Of course it's not, but he may he's lucky to have had a son called Archie and a daughter named Delilah by age 22, because he's unlikely to have more after this tackle!

*and on second look it seems it may have caught him in the thigh, but who knows, some people have all the luck!

Wednesday, April 2, 2014

Who will join Real in the last 4 of the Champions League?

Real Madrid are 99% in the semi-finals after their 3-0 win in the first-leg against Borussia Dortmund, but who will join them in the last 4?

It's a sign of the times that Manchester United's draw at home against Bayern Munich is seen as 'valiant' and 'brave'. Yes, they are playing the best team in Europe who are also the defending champions, but you're in the last 8 of Europe's top competition for a reason. Geezer predicts United won't make the last 4 as they are celebrating a draw at Old Trafford. You have been there before, act like it. United won the Premier League last year - they seem to have forgotten that.

Conceding in the last minute to make it 3-1 makes Chelsea's task a lot harder, but they may make it due to Zlatan's hamstring injury. Jose Mourinho's teams are fantastic at home, but they will have to go for it early and may be helped that PSG don't look great at the back. Neither do Chelsea though, and Lucus Moura's pace will cause John Terry and Gary Cahill a lot of problems. Petr Cech has too many mistakes in him these days too, so Chelsea will probably have to score at least 3 because PSG will get one at Stamford Bridge. Jose will say something about being a 3-legged chihuahua too, and there's only so much of that one can take.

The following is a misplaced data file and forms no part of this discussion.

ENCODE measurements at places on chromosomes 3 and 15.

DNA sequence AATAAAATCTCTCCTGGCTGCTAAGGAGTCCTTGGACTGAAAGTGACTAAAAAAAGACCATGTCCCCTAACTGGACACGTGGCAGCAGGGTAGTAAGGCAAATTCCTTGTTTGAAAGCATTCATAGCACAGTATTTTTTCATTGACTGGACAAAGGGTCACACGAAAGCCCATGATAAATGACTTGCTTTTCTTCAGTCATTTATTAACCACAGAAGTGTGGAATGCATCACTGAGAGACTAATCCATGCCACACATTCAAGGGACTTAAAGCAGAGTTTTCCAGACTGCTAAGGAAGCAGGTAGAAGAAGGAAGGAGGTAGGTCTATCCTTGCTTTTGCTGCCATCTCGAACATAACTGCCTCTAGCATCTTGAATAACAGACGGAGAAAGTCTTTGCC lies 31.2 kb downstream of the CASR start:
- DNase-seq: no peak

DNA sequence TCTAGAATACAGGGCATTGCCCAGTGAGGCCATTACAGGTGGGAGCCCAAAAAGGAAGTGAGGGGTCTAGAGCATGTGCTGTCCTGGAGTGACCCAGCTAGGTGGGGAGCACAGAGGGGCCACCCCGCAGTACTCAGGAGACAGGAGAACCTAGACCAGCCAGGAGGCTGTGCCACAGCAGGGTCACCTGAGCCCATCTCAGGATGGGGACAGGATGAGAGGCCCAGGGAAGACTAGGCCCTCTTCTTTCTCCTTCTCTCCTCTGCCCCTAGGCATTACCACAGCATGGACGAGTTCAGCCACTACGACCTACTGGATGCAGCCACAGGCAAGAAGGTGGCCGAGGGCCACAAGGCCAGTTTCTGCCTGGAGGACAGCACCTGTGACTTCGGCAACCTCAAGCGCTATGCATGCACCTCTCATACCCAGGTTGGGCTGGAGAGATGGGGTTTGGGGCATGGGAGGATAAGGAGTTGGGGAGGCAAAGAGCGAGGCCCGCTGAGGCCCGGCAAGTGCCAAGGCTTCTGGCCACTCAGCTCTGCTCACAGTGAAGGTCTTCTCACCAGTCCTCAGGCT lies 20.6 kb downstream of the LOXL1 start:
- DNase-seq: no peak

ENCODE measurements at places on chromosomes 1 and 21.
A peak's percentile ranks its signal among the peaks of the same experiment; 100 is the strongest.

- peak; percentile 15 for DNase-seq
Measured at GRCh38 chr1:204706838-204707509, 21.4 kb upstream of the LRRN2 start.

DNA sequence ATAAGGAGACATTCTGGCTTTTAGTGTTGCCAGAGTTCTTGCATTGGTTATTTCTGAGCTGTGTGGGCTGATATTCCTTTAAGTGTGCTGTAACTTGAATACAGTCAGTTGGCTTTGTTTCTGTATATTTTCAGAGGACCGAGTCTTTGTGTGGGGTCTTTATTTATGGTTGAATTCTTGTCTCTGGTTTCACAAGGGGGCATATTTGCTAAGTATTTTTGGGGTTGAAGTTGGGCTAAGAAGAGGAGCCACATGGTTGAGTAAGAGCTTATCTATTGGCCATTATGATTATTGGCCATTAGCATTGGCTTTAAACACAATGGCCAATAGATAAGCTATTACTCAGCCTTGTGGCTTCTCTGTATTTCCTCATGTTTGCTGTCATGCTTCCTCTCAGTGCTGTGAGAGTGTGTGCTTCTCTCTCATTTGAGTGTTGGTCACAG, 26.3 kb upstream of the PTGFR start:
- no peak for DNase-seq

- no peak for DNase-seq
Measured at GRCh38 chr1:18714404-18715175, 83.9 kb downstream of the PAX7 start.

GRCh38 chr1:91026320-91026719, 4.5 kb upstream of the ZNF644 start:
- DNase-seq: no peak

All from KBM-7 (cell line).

Barcelona v Atletico Madrid is very tough to call. Barcelona have the experience and Lionel Messi, but they have no defenders. With Pique out, Puyol out and Victor Valdes injured too, they will need to score at least twice, as I can't see them keeping Atletico out and, hence, advancing on away goals. Barca thrive on pressure though, so don't be surprised if they boss Atletico at the Vincente Calderon.

So it's Real, Bayern, PSG and Atletico for me. Or Chelsea and Barcelona. Put your house on it.

Tuesday, April 1, 2014

Geezer of the Day - Carlos Bocanegra

Football Geezer remembers Boca as int'l career seems to have ended

One name that's slipped under the radar as a key MLS signing over the past year was former national-team captain Carlos Bocanegra to Chivas USA.

The southern California native has been a key man in the U.S. backline for more than a decade, most notably when the Americans bested Spain in the 2009 Confederations Cup semifinals.

'Boca' started out with Chicago Fire before being picked up by Fulham. He went on with Rennes, St. Etienne, Rangers and Racing Santander before coming home to ink with the Goats.

Although Wednesday's U.S.-Mexico friendly will be made up of league players on both sides, Bocanegra was left out of the tilt by Jurgen Klinsmann, who's apparently decided that Father Time has caught up with Bocanegra.

The two-time MLS Defender of the Year doesn't sound bitter or frustrated that he isn't being given a chance to formally close out his international career--at 110 caps--but instead gives thanks when interviewed and is grateful he's been blessed with a career that's spanned all over the world.

-Tio Pelotas